When I ran Nike Womens 1/2 in SF in 2011, I loved the fact that people living along the marina (you know, in my dream houses) would stand in their pj’s with a hot cup of coffee (or tea… or a hot toddy more likely) in front of their homes, or on their balconies, or stand in their front windows waving to everyone. I know that’s a huge race for SF, and there wasn’t any of that during this race, so I’m hoping once this race gains some notoriety over the next couple years, people will be just as supportive.
Also, speaking of Nike Womens, can I get an Amen for #RnRSF not being ridiculously crowded?! When I ran Nike, I had to literally fight my way through crowds for the better majority of the first 9 miles of the 1/2 marathon. No bueno. While I would really love to see race etiquette become more widespread, it’s just not happening. I know I wasn’t planning on running this race for time, but it was REALLY nice to not have to forcefully slow myself down, as to not run into people walking 6 across, or stopping in the middle of the lane to take pictures, or not move at all when you politely say “on your left,” or have to turn your body sideways to squeeze through people. Since RnR just took this race over, registration was capped and it sold out lightning fast. It was a refreshing change from the crowded course of the RnR San Diego that I’ve run a couple times.
By the time I got to mile 3-4, I was still feeling pretty good, and was enjoying the scenery and people watching 🙂 I would randomly look at my watch every once in awhile, more out of curiosity that anything, and found that I was keeping a decent pace. I kept running at whatever felt comfortable, and every once in awhile would send a little mental message to my IT band to hang in there. This is where the hills started to make their entrance.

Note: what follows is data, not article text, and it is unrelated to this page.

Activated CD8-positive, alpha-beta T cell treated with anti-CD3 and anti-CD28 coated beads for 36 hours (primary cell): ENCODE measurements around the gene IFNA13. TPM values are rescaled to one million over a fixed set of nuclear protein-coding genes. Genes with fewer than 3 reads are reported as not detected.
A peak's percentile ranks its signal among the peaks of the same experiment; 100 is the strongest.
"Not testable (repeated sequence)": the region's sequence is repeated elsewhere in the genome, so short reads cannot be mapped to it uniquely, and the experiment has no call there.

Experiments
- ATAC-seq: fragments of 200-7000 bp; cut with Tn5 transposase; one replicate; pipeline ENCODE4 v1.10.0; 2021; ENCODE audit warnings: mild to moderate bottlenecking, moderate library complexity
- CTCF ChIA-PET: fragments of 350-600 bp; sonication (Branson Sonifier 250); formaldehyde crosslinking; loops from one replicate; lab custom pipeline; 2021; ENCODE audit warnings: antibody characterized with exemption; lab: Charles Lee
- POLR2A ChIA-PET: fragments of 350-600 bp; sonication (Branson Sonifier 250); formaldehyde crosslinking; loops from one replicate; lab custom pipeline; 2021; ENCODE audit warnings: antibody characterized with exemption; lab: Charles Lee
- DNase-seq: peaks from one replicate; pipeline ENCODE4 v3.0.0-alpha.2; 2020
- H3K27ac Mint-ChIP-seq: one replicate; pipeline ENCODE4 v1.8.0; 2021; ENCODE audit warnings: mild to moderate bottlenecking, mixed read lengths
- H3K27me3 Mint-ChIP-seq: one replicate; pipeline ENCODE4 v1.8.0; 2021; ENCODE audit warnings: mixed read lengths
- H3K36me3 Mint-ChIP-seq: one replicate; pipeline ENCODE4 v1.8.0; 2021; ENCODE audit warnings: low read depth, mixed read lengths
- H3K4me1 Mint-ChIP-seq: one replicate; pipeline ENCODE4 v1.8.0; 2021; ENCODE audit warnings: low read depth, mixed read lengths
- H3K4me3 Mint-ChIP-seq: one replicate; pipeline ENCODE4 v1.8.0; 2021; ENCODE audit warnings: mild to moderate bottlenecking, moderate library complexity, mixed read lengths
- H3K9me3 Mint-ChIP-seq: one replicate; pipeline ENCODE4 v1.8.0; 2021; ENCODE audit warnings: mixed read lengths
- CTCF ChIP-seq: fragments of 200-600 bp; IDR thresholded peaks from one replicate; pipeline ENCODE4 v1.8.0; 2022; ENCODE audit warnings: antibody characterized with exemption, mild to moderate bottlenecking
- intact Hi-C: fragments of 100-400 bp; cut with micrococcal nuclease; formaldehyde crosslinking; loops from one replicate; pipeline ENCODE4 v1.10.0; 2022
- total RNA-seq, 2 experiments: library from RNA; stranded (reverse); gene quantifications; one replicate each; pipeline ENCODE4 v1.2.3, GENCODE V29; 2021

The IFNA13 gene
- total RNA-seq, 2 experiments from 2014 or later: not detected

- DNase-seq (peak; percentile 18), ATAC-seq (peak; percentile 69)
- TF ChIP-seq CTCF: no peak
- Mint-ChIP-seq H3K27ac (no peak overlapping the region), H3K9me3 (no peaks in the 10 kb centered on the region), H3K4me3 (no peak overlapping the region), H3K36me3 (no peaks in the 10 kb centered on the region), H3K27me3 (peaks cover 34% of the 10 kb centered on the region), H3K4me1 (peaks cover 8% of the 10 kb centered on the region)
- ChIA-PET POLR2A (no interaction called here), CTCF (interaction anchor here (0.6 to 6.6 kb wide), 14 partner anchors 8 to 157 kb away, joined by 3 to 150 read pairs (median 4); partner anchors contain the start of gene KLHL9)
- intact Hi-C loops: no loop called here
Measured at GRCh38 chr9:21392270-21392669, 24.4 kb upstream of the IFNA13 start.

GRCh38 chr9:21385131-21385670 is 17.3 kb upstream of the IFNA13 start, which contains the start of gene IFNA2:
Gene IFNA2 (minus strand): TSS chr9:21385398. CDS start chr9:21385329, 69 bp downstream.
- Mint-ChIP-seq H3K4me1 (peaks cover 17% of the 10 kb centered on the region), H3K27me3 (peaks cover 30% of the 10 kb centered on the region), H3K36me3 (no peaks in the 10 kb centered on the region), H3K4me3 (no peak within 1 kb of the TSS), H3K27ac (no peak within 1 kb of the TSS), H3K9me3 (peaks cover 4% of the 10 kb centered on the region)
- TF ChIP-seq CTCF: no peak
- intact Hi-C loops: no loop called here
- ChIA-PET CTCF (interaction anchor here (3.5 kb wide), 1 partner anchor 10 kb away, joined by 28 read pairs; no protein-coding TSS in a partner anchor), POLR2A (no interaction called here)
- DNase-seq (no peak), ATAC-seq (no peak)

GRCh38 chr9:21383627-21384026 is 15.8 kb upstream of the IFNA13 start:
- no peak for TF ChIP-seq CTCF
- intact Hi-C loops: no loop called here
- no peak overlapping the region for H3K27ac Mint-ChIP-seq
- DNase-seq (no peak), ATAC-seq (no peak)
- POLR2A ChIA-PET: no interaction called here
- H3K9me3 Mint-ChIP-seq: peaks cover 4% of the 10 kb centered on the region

Also, at this point just before the bridge, just after I finished having the above photo taken, I heard someone yell my name, and turned around to see one of my old Team in Training SD teammates, Captain Jenn, walking up for a photo op, too! It’s always awesome to see friends along the course, especially those you didn’t even know were there! I hung back for a minute or 2 to take a few pictures for them, said my goodbyes and headed off to the beginning of the bridge.
I ran behind/with the girl right in front of me in this photo for most of the bridge. The photo on the back of her tank top was a memorial for her father, who passed away a week before the race. Naturally, I got all emotional, thinking back to why I started running, why I joined Team in Training, and had a mini conversation with my nephew. The picture button on my fuel belt is of him, and he’s been with me for every single race I’ve run since the beginning of 2010. For me, running is an emotional journey. I get teary eyed at random points throughout the race, thinking of people, thinking of my life, thinking of those I miss, and thinking about the journey I’m on.
I passed her with a nod of understanding and solidarity for those of us who run in memory of a loved one, and continued on to finish up that part of the bridge and begin my journey into the second half of the race… but not before stopping for another photo op with the SF skyline in the background!
By the time I hit the 10k mark, I was so far off my current 10k PR time, and when I hit the halfway point, I was about 15 minutes behind my 1/2 marathon PR time, so I knew I wasn’t even going to be close to normal in terms of time, but I was feeling good and strong and every other positive emotion possible, so I kept going, and picked up my pace when my legs and lungs felt good enough. Finish strong, that’s my new goal. At this point in the race, we turn around and head back on the other side of the bridge, back into San Francisco. That’s when people started honking at us from the bridge (always an amazing feeling).
When I looked at my watch at mile 9.5, I had somehow made up quite a bit of time and was close to my normal 1/2 time at that point/gave myself a few mental high fives. I was still feeling good, so I was confident I could at least squeak by around/just under 2:30, especially since I had passed the 2:30 pacer at mile 2 and hadn’t seen her since.
I saw this guy at about mile 10ish and he totally made my day. I had to stop for a few seconds to get a picture of this. Inspirational signs are the BEST during a long race. Fart, poop, shart, sweat and Chuck Norris jokes are my personal favorites 🙂